The management of invasive aspergillosis has greatly improved with the introduction of antigen detection . Serum galactomannan antigen (GMI) testing is an important tool for both diagnosis and outcome evaluation of invasive aspergillosis –. Although GMI is considered specific for Aspergillus species, cross-reactivity with other fungi, including moulds and dimorphic fungi, has been occasionally reported –. Recently, two papers reported cross-reactivity of GMI with Fusarium species. One study presented a case of invasive fusariosis caused by Fusarium verticillioides in a hematopoietic cell transplant (HCT) recipient in which serum GMI was positive seven days before the diagnosis of fusariosis . The other study reported 9 out of 11 patients with hematologic diseases and invasive fusariosis with positive GMI tests. The temporal relationship between GMI positivity and the diagnosis of invasive fusariosis was not reported .
In the present study we report 18 cases of invasive fusariosis diagnosed in hematologic patients who were actively monitored with serial serum GMI, 15 of which had positive GMI tests. We analyzed the performance of GMI, the temporal relationship between GMI positivity and the diagnosis of fusariosis, and the kinetics of GMI after treatment.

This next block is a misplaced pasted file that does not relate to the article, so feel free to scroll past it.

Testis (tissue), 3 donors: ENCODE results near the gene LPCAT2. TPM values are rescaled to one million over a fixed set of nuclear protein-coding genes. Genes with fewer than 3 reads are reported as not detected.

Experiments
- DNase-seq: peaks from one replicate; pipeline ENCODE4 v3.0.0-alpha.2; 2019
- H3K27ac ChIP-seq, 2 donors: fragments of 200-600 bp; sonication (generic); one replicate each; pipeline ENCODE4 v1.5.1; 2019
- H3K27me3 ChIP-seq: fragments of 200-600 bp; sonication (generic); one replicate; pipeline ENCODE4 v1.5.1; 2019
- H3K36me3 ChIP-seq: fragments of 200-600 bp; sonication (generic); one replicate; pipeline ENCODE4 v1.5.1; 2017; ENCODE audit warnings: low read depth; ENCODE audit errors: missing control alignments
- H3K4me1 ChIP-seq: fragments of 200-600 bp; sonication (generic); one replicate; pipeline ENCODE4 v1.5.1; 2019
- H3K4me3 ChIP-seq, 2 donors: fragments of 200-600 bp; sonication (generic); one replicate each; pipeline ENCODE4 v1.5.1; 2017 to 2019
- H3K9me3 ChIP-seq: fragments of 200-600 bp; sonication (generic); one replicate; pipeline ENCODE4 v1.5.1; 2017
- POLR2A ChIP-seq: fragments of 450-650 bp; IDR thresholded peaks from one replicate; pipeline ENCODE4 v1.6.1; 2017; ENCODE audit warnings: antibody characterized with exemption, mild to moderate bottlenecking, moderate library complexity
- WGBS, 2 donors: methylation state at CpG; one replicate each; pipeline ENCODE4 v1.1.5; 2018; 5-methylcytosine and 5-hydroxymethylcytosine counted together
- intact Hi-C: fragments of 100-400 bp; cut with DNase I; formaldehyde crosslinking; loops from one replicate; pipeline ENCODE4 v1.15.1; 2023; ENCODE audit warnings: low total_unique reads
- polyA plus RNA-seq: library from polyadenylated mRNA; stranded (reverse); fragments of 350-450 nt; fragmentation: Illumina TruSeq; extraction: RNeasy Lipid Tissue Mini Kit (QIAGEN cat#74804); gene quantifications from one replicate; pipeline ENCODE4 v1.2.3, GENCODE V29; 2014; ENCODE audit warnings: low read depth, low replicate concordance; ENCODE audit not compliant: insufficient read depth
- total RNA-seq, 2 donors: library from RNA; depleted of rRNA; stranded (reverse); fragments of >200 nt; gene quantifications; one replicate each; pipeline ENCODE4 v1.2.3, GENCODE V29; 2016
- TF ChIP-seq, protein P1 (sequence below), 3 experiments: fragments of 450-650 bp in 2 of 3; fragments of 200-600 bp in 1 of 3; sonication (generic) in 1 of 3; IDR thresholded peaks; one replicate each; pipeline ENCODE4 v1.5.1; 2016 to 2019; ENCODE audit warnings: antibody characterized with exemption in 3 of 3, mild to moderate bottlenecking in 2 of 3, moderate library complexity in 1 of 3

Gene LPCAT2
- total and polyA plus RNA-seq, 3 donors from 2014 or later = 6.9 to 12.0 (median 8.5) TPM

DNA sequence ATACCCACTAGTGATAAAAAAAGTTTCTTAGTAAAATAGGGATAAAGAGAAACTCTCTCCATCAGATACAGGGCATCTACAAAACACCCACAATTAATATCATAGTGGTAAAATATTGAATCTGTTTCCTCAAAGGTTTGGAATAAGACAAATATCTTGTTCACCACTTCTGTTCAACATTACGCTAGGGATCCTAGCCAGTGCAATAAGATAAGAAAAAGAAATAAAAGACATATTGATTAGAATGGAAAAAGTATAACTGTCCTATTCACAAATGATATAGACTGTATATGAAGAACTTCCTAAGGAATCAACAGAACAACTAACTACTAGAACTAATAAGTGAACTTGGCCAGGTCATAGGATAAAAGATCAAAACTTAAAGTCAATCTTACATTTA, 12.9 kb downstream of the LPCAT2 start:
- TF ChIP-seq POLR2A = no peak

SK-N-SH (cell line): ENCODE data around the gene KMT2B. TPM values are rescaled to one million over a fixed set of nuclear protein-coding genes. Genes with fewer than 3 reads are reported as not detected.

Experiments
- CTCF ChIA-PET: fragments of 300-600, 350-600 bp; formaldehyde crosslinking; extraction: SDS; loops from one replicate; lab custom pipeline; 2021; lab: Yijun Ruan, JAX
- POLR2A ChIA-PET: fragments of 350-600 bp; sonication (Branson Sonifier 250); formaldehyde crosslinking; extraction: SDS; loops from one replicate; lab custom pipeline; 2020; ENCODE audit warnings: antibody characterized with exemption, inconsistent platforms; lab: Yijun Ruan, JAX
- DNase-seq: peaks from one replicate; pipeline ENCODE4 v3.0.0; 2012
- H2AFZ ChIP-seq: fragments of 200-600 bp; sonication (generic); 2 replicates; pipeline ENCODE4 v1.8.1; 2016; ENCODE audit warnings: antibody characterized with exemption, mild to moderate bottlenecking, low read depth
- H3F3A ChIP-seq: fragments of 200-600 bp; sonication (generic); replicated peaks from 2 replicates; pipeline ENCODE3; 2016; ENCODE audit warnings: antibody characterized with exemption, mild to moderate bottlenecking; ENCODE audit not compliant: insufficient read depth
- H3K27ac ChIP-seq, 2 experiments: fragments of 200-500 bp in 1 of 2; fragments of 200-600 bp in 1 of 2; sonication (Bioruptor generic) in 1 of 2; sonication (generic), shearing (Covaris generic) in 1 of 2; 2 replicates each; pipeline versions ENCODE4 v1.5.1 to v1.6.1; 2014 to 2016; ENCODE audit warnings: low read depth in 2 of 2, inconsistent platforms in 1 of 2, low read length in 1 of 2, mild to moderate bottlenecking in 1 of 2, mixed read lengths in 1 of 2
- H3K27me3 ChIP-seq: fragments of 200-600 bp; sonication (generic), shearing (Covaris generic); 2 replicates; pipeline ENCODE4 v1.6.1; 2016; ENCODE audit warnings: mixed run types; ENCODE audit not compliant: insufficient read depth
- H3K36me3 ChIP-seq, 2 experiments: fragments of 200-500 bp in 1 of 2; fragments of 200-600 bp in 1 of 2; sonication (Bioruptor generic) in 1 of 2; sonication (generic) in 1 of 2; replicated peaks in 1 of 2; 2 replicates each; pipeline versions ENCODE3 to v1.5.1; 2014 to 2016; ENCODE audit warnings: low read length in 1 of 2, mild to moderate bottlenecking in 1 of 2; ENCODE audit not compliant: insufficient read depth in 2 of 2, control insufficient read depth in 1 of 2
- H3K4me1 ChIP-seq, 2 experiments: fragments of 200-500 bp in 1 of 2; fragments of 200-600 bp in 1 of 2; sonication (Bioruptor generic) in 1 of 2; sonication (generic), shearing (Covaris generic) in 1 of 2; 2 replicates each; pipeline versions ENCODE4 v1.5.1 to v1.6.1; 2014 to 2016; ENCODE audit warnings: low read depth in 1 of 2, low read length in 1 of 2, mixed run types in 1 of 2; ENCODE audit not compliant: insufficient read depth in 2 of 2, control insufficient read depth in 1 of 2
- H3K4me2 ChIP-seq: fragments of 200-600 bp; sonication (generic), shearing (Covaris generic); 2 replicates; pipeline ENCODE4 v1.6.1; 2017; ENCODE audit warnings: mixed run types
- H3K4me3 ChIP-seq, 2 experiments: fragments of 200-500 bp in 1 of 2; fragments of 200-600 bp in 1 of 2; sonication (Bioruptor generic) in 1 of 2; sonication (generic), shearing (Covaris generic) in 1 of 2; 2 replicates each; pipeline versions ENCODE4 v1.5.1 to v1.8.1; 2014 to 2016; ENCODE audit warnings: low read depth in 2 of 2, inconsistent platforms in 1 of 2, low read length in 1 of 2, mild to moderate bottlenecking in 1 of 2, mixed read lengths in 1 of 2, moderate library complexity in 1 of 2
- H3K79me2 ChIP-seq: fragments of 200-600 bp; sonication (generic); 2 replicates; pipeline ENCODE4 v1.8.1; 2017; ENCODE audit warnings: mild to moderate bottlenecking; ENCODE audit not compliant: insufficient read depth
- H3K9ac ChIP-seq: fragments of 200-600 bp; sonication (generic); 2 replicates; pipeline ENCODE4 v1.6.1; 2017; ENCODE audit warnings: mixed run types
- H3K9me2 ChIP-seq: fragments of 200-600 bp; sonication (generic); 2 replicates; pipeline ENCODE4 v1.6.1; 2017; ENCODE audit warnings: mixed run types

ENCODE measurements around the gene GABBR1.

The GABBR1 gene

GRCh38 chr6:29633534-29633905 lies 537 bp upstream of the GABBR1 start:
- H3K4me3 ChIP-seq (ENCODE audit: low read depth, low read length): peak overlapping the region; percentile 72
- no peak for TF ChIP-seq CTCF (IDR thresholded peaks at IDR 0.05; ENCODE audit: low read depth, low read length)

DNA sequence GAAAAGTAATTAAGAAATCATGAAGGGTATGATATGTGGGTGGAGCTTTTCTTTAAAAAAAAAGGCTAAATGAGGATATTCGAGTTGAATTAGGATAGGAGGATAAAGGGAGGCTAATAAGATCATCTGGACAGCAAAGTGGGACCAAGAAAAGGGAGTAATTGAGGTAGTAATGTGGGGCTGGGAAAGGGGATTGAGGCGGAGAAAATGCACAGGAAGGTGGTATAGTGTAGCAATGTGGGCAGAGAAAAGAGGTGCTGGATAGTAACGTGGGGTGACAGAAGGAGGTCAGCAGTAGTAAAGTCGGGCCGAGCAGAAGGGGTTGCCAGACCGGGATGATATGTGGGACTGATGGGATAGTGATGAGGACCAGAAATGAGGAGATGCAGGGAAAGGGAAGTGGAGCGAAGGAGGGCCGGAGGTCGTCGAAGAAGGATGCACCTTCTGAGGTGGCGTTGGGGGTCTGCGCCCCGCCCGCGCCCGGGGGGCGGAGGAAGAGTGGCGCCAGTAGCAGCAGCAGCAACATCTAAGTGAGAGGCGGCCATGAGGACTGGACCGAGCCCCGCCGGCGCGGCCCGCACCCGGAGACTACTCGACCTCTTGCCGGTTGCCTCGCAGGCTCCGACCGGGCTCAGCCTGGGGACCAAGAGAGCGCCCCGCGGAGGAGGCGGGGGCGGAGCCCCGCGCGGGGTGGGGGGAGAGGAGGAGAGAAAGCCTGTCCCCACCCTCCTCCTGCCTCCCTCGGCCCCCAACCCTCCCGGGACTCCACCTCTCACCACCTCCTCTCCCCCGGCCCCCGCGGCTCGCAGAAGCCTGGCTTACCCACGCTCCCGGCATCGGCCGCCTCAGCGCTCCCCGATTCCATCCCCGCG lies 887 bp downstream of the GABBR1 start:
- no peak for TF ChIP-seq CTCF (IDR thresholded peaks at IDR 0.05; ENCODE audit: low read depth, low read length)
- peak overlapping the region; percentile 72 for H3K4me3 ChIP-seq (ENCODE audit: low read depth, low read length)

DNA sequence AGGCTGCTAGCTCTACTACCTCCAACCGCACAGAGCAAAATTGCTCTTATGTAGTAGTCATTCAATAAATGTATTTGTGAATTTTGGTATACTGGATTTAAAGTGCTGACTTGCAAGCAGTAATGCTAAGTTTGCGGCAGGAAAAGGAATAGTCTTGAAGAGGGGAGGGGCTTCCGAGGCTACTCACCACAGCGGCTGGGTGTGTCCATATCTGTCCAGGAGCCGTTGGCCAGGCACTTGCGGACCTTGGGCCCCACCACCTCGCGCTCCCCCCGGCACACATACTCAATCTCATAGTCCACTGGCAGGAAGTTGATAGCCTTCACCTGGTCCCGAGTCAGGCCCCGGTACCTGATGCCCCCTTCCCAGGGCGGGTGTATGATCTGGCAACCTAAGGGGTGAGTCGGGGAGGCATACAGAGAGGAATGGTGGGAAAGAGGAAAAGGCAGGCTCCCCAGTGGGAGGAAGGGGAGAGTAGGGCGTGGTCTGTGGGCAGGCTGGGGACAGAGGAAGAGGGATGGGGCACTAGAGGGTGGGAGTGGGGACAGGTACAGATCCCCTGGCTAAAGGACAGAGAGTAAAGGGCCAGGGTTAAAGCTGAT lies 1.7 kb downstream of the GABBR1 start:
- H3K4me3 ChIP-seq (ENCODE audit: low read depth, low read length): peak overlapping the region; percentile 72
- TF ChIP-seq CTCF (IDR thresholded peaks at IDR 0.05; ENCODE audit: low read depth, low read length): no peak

Patients and Methods
This is a retrospective study conducted in three tertiary care hospitals in Brazil. We reviewed all cases of invasive fusariosis diagnosed in the three institutions since the introduction of active monitoring of high-risk hematologic patients with serial (at least 2 times per week, starting on admission) serum GMI testing. Entry criteria were: to have a diagnosis of proven or probable invasive fusariosis according to the revised EORTC/MSG diagnostic criteria , to have at least one GMI test performed within two days before or after the date of the first clinical manifestation attributed to invasive fusariosis, and no isolation of Aspergillus species from any biological material. The study was approved by the institutions' ethical committees, and a waiver of the need for written informed consent was granted, because of the observational nature of the study: Comite de Etica em Pesquisa do Hospital Universitário Clementino Fraga Filho and Comite de Etica em Pesquisa da Unifesp/EPM.